I arrived at the Bishop's House in Clifton, Bristol for my first gig.

The Bishop himself opened the front door of his home.

Then he summoned my passenger from inside the house.  Bishop Tompkins said to the passenger " I want you meet one of my ordinands" .  This tickled me pink 'cause the good Bishop had never before met me and did not know my name.!

Then came my brush with ecclesiastical  fame.  My passenger was none other than the General Secretary of the World Council of Churches from 1948 -1966, the famous (or infamous for conservative evangelicals )  Dr. Willem Visser 't Hooft.


Visser 't Hooft was one of the great heroes of the post WWII movement for Christian Unity;   and I met him!

I have no memory of our conversation as we drove from Clifton, Bristol  to the site of SWEC seminars in Westbury-on-Trym, Bristol.

But of course I will always  remember that I chauffeured one of the ecclesiastical greats.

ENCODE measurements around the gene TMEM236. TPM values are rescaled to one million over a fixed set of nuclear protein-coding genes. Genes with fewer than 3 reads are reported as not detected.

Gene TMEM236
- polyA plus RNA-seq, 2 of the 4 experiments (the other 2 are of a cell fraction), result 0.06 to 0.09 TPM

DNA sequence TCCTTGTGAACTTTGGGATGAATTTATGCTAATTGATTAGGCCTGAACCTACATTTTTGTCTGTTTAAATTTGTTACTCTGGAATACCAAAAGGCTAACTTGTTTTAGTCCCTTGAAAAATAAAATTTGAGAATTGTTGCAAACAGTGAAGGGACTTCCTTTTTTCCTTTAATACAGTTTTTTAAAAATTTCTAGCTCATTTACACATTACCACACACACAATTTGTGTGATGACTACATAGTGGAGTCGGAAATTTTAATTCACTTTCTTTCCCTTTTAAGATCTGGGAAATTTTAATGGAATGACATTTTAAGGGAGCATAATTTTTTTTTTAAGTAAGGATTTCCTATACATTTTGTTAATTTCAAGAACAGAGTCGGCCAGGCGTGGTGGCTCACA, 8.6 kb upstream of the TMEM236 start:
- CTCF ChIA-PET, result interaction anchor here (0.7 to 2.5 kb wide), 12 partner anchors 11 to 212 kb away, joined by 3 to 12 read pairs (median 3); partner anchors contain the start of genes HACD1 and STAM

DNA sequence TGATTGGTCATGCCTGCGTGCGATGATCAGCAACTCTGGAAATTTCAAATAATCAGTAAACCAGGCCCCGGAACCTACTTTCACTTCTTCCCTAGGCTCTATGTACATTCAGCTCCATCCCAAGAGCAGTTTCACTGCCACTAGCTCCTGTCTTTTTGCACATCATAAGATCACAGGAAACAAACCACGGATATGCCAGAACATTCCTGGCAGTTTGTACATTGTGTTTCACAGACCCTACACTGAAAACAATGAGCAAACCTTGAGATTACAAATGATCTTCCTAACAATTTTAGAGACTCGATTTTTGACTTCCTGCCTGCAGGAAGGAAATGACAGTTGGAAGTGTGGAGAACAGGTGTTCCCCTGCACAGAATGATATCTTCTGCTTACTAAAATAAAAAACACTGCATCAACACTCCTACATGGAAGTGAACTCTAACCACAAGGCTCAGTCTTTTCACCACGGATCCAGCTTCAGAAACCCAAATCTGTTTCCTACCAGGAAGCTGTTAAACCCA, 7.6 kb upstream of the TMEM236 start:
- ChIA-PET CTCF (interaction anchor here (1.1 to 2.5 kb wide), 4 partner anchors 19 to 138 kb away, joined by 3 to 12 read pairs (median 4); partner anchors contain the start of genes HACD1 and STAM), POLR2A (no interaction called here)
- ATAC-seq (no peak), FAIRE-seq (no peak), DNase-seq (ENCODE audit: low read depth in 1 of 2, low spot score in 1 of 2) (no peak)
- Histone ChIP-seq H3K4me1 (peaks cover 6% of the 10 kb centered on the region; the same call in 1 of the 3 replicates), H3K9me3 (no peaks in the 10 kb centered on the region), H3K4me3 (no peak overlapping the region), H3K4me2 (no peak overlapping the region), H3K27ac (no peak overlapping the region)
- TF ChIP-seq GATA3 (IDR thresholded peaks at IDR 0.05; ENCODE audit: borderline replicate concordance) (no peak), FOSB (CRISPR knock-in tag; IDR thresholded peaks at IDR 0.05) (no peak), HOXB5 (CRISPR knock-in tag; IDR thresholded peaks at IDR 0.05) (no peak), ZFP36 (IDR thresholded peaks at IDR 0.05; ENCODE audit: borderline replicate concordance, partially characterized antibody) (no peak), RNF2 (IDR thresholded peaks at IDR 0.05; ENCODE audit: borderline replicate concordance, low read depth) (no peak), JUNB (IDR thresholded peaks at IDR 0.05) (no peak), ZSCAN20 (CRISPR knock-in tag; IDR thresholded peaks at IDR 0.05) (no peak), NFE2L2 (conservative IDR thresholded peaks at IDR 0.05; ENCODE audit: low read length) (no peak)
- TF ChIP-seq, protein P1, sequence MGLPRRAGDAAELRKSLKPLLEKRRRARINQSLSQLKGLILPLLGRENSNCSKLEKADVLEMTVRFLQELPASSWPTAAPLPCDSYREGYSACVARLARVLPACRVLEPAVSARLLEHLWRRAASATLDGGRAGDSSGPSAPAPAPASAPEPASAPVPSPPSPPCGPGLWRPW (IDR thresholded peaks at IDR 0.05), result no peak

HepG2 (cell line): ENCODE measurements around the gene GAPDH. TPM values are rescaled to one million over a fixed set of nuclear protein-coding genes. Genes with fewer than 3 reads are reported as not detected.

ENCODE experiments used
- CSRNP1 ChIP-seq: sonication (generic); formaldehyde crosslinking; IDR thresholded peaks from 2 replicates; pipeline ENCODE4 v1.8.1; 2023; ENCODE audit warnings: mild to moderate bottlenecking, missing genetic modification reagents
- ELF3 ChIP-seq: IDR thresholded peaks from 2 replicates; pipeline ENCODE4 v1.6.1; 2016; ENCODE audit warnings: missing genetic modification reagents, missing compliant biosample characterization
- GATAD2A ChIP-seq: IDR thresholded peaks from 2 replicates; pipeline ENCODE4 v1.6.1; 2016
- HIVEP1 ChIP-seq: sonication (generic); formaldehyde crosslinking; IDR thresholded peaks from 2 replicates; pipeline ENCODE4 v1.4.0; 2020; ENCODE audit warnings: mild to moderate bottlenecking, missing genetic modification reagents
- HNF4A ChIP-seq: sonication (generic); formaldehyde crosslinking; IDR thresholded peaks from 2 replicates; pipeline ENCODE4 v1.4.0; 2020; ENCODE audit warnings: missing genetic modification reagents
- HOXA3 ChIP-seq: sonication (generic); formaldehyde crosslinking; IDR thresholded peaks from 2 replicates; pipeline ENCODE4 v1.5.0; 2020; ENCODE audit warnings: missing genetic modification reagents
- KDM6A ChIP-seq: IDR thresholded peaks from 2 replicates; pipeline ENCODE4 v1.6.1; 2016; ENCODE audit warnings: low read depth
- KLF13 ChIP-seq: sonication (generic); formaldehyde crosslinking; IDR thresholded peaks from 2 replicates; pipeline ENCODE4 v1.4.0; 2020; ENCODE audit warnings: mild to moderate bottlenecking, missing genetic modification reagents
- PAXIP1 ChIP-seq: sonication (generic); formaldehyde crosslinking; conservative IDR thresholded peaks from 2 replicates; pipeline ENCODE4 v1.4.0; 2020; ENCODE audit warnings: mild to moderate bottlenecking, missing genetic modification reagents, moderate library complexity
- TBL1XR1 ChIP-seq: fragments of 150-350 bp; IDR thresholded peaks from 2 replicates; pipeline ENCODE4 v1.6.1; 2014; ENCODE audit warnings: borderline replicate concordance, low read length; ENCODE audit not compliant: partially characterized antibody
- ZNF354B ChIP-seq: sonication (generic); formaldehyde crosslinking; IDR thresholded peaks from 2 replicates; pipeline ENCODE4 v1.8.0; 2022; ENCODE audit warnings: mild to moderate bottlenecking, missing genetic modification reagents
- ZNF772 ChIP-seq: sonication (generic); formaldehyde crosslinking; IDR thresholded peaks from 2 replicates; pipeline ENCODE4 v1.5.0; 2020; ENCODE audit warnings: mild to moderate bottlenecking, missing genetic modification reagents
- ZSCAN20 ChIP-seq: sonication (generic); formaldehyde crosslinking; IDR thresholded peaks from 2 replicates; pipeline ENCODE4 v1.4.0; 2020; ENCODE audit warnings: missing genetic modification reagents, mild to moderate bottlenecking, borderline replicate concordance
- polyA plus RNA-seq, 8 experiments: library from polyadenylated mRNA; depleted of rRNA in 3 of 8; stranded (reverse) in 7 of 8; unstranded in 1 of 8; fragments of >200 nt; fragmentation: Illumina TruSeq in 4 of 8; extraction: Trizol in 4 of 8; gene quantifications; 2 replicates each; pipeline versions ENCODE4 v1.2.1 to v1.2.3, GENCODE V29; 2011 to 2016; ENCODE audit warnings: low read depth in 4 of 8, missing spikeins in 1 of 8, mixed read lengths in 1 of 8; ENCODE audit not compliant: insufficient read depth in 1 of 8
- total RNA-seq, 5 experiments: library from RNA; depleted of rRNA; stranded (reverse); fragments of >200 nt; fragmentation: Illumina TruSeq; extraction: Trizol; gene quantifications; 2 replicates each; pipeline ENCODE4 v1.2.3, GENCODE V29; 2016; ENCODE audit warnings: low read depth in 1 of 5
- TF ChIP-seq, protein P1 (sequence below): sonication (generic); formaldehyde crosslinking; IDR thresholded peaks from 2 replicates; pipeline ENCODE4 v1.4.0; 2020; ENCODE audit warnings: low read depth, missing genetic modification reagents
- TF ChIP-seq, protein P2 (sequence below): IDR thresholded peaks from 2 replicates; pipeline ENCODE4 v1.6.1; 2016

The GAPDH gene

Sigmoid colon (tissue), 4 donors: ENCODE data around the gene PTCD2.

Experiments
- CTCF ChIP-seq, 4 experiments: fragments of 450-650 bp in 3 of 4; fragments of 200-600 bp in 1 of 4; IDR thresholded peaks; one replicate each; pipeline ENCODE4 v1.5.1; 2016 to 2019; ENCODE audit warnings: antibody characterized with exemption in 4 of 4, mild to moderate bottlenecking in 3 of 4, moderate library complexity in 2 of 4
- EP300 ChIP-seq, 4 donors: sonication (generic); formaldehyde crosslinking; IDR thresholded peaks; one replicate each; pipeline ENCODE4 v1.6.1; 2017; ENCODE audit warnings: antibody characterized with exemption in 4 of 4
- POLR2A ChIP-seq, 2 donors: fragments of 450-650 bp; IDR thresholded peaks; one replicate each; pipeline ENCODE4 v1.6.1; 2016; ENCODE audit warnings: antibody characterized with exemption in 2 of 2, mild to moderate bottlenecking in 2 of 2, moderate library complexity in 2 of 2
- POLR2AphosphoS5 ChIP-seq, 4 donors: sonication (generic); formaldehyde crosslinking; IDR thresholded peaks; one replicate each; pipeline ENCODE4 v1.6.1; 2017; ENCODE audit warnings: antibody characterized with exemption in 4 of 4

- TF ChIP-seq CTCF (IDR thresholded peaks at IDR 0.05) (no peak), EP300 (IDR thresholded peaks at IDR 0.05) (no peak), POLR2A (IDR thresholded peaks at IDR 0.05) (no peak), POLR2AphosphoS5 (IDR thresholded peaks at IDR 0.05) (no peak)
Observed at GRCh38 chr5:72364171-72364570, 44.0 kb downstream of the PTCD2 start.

Not one, but two  for at the end of the day I ferried  another "great" to Bristol's Temple Meads Railway Station.

I'll tell you about that tomorrow.


Thursday, 2 January 2020

Being Pigheaded to the Glory Of God. (He Was My Bishop, I Met Him Only Once.)


Oliver Tompkins, a noted Ecumenist, was the Bishop of Bristol, U.K. from 1959 - 1975.  As such he was my sponsoring Bishop when I went to Theological College /Seminary in 1972. 

But I met him only once -  and I'll tell you more about that tomorrow (a meeting which enabled me to meet two very famous (in the Church world at least) ecclesiastical  figures).

Bishop Tompkins delegated his work with "would be Priests" to  what were called Diocesan Directors of Ordinands.  

My first was Geoffrey Paul, later Warden of Lee Abbey in Somerset, and subsequently first Bishop of Hull, and then Bishop of Bradford.  He was a gentle man of God. (His daughter Jane Paul married one Rowan Williams,  yes that Rowan Williams who later became the Archbishop of Canterbury.)

My second was Peter Coleman, the husband of a German Princess. Peter was a liberal Churchman with a big heart.  He and I hit it off splendidly.

Peter Coleman became a much loved Bishop of Crediton in  Devon-shire until his untimely death in  terrible road accident.

By the time I was ordained Deacon in Bristol Cathedral (June 1976) the Bishop of Bristol was one John Tinsley.  He had never before seen me, nor I him.